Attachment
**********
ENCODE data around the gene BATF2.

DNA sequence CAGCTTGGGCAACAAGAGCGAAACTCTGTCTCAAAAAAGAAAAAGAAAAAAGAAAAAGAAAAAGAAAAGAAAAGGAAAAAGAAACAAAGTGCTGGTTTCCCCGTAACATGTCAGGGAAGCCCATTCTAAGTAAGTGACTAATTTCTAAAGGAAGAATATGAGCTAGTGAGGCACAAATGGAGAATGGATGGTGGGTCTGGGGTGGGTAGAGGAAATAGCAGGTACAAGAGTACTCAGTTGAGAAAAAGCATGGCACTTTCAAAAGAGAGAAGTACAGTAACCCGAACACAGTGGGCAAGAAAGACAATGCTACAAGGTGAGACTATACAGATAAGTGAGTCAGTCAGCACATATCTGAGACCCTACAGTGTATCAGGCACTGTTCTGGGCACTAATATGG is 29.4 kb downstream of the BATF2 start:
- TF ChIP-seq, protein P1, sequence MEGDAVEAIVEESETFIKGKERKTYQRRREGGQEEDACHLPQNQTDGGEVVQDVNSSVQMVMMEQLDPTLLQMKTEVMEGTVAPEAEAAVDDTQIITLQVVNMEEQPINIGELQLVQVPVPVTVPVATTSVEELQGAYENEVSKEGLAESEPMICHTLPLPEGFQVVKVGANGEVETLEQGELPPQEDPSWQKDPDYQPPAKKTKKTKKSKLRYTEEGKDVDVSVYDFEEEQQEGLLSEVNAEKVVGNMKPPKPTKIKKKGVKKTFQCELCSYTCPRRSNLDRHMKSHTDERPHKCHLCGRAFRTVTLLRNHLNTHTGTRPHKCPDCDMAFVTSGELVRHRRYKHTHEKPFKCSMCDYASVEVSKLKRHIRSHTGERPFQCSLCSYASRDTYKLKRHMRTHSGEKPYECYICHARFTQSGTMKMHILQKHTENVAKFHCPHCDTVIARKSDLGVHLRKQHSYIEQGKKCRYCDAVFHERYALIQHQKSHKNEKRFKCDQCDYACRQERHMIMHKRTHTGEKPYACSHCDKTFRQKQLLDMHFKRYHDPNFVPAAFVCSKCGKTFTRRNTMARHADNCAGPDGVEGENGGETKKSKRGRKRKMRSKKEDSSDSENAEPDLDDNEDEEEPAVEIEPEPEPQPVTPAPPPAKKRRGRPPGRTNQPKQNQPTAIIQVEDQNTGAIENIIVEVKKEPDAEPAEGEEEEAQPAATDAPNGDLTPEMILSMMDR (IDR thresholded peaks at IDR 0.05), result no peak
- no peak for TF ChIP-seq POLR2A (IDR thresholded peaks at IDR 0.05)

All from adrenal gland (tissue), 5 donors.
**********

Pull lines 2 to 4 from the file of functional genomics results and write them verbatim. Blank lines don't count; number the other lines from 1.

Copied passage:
DNA sequence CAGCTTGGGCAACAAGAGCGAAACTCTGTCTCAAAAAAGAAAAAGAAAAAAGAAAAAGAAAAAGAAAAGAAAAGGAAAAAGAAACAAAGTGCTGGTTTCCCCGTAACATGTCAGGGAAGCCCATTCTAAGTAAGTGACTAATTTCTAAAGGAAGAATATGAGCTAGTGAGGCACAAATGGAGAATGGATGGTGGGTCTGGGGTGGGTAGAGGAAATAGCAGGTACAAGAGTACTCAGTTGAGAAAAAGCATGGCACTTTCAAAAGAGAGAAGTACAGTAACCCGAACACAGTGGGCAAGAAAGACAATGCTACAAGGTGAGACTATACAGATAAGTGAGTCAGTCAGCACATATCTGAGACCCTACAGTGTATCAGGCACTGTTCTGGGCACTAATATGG is 29.4 kb downstream of the BATF2 start:
- TF ChIP-seq, protein P1, sequence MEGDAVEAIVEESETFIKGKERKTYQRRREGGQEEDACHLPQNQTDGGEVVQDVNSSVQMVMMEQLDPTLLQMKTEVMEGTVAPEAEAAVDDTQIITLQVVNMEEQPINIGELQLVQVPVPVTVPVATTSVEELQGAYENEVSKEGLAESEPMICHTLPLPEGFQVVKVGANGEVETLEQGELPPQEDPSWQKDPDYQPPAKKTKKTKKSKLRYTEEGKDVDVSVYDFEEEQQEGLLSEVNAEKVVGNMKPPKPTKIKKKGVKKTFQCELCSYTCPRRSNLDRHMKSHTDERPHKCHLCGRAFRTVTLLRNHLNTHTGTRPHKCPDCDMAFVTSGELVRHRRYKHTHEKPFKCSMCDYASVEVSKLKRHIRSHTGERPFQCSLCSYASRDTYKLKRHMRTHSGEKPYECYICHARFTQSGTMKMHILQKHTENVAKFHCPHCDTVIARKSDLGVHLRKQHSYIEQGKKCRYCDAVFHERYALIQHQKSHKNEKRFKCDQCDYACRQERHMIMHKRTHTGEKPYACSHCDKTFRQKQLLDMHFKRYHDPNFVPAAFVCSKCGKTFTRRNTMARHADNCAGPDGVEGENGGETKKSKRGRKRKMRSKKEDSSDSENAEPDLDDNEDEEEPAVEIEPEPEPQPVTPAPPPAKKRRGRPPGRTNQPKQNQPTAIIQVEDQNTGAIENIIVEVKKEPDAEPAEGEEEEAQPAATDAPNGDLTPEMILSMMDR (IDR thresholded peaks at IDR 0.05), result no peak
- no peak for TF ChIP-seq POLR2A (IDR thresholded peaks at IDR 0.05)